Transitsearch.org is collaborating on a new Southern Hemisphere campaign on the star HD 13445 (Also known as GL 86b). This star is accompanied by a massive planet on a 15.8 day orbit. The AAVSO will provide a data collection and light curve analysis facility for this campaign. The campaign is being coordinated by Dr. David Blank (david dot blank at symbol jcu dot edu dot au) of James Cook University in Australia. Blank has written up a short campaign circular (.pdf format). The AAVSO have posted information on the campaign here.

Dec. 6, 2005:

Please visit our new extrasolar planets site at www.oklo.org. This site contains the latest transitsearch.org news and a discussion forum. Oklo.org is also the home base for both the new systemic collaboration and the Systemic Console. Systemic, to be launched in early 2006, is a public participation research project aimed at providing a better charactization of the statistical distribution of extrasolar planets.

Apr. 21, 2005:

Transitsearch.org is coordinating an extensive photometric campaign on the parent star of the recently discovered transiting planet TrES-1. The first goal of this campaign is to determine whether brightness variations occur during the periods before, during, and after transit. The second campaign goal is to develop a reporting and analysis framework for simultaneous multi-telescope observations of a single event. This campaign is being coordinated by Ron Bissinger, and is described in detail in his campaign circular. Further information can be found on the transitsearch.org TrES-1 results page.

Feb. 17, 2005:

Transitsearch.org and the AAVSO announce a photometric campaign to check for a planetary transit by the highly eccentric planet HD 80606b. The transit window occurs from Feb 24-Feb 26 2005. Details about the transit opportunity are given in this .pdf file, on the HD 80606 results page of the transitsearch.org candidates site, and at the AAVSO campaign webpage.

Feb. 16, 2005:

No sign of a transit was found for HD 74156 or HD 37605. (see campaign website) While coverage of these stars was quite good during the transit campaign of late December 2004, transits have not yet been definitively ruled out. Observers (especially Southern Hemisphere Observers not participating the the HD 80606b campaign) are thus urged to obtain photometry of the stars during the upcoming window from Feb 19-23, 2005.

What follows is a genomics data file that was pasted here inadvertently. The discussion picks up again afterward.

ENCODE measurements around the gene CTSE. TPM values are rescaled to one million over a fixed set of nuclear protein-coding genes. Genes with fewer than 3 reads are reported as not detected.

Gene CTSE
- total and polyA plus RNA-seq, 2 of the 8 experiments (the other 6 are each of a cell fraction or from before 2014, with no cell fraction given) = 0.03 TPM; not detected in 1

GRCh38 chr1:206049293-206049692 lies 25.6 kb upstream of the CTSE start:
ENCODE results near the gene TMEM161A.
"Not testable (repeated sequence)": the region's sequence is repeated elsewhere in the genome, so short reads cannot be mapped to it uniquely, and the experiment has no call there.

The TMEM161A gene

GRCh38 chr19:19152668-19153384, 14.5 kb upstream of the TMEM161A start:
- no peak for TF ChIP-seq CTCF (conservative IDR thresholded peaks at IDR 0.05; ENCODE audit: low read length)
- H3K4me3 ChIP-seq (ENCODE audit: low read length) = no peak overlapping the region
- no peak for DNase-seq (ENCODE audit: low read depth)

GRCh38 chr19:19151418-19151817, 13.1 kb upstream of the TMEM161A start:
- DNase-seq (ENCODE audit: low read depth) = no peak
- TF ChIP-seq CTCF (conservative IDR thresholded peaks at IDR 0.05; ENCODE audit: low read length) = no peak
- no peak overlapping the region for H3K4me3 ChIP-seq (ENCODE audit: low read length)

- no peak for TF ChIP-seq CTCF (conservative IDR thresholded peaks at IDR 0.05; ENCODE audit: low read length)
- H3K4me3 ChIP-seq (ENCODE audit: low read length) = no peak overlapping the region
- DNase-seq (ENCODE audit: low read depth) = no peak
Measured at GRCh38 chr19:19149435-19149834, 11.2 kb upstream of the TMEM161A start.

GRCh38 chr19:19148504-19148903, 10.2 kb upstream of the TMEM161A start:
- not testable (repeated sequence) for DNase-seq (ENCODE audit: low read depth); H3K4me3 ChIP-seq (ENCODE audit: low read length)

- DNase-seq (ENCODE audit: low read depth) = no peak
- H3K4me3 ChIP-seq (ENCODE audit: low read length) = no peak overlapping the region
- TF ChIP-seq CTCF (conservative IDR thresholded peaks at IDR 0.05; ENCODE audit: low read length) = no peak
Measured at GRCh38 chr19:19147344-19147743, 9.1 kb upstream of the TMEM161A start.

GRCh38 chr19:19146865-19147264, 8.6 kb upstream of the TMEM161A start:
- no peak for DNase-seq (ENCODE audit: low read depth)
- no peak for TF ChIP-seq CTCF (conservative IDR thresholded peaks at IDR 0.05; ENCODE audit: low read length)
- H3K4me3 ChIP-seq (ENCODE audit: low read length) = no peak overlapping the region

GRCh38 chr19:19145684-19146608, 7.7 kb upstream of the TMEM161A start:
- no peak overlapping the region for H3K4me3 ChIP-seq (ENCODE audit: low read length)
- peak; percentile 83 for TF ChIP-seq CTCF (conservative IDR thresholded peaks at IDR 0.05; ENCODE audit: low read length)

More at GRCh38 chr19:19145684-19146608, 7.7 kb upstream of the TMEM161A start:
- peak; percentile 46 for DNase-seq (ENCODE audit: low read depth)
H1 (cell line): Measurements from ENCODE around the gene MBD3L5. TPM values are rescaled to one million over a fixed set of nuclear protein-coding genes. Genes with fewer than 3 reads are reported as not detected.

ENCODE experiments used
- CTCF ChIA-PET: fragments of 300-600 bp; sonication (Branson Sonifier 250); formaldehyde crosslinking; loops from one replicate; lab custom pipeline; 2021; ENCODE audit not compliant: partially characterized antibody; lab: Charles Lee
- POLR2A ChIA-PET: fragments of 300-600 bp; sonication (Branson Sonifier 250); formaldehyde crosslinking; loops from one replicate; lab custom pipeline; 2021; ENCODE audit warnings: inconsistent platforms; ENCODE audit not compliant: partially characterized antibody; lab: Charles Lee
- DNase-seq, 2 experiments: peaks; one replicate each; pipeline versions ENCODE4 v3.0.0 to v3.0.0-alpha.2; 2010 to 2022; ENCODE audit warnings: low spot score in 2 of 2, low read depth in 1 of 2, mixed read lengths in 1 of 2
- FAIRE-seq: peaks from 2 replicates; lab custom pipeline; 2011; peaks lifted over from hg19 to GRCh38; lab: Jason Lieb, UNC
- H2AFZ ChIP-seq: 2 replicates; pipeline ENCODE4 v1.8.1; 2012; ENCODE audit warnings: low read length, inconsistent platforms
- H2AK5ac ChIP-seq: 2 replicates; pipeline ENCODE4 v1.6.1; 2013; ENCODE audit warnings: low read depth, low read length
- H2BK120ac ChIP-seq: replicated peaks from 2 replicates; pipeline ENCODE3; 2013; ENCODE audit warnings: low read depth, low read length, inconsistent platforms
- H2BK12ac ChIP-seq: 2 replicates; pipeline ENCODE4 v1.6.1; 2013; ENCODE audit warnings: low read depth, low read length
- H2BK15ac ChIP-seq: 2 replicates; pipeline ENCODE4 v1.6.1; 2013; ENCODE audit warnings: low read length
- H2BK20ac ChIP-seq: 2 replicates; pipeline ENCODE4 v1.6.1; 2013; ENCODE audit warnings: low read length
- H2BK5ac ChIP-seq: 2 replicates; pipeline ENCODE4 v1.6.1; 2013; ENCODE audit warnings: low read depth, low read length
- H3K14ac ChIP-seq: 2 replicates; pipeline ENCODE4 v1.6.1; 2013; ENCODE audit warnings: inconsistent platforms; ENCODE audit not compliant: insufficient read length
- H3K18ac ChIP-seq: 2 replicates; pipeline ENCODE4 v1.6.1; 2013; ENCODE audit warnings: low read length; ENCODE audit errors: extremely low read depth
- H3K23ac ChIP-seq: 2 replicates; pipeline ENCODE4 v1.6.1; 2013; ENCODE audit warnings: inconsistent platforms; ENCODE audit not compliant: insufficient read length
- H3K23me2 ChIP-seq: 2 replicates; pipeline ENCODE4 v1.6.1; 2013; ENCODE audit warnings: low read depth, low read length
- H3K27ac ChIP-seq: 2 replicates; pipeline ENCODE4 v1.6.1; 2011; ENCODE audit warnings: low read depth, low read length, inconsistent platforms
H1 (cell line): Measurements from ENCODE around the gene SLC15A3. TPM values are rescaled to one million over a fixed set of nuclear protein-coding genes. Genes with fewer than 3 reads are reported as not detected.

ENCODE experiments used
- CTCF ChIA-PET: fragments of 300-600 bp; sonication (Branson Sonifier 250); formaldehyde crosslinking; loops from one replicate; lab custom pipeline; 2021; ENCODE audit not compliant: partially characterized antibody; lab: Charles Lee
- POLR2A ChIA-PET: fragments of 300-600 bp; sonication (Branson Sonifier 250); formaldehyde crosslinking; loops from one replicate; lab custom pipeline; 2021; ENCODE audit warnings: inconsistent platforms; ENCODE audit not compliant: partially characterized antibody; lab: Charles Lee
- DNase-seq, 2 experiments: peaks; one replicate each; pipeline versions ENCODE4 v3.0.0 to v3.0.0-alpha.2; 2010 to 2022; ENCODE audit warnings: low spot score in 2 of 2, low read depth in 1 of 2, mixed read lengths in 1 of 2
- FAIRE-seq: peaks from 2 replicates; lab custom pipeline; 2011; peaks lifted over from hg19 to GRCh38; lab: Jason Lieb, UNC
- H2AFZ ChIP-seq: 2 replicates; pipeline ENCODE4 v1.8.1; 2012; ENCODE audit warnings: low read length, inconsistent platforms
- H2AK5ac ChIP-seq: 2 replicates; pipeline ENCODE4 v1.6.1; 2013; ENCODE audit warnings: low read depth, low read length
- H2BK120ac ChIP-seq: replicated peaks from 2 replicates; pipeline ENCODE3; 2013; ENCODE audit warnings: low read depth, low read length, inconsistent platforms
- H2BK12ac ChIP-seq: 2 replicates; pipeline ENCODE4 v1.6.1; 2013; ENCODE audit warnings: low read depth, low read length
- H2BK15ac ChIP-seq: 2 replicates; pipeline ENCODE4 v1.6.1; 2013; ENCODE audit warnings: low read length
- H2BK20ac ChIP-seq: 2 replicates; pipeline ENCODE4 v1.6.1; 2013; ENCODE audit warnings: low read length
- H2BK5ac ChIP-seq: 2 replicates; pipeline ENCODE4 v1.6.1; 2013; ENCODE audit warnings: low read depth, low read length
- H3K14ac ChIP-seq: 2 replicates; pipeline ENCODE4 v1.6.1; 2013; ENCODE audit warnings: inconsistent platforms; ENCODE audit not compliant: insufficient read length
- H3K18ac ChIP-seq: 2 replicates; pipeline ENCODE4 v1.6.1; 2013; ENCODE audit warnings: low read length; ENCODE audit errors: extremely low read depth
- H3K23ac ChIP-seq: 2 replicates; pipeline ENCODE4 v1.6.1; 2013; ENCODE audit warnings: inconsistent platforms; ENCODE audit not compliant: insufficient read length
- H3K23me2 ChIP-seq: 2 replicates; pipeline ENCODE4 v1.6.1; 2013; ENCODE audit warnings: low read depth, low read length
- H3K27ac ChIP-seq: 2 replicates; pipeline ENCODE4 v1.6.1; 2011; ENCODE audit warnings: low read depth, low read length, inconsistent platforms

Dec. 3, 2004:

Transitsearch.org and the American Association of Variable Star Observers announce a worldwide photometric campaign to check for planetary transits of HD 74156 and HD 37605 during the end of December 2004 and during the beginning of January 2005. A general overview of the campaign is given at the Sky and Telescope Website. Detailed information for observers, including a discussion group, observing techniques, coordinates, baseline photometry, and sky charts are available at the AAVSO campaign website. The scientific justification for this campaign and other technical details are given in a campaign circular downloadable here as a .pdf file.

Nov. 15, 2004:

The UC-Carnegie Planet Search Team has obtained a refined radius measurement of 1.08 Rjup of the transiting planet TrES-1. Uncertainty in the determination of the radius was reduced by combining transit photometry taken on Sep. 1, 2004 and Sep 4, 2004 by Transitsearch.org and CBA Belgium observer Tonny Vanmunster with high-resolution stellar spectra and radial velocities obtained in late August 2004 at Keck Observatory. The paper (downloadable here in preprint form) has been accepted for publication in the Astrophysical Journal.

Oct. 29, 2004:

Transitsearch.org observer Ron Bissinger has completed a detailed bootstrap Monte-Carlo analysis of multiple TrES-1 light curves obtained by transitsearch.org observers. His analysis (downloadable here in .pdf form 3.2 MB) suggests that the pre-ingress and post-egress features that have been noted in many of the TrES-1 light curves may have statistical significance. If these features are real, they should be confirmed by HST observations of TrES-1 scheduled starting in Nov. 2004.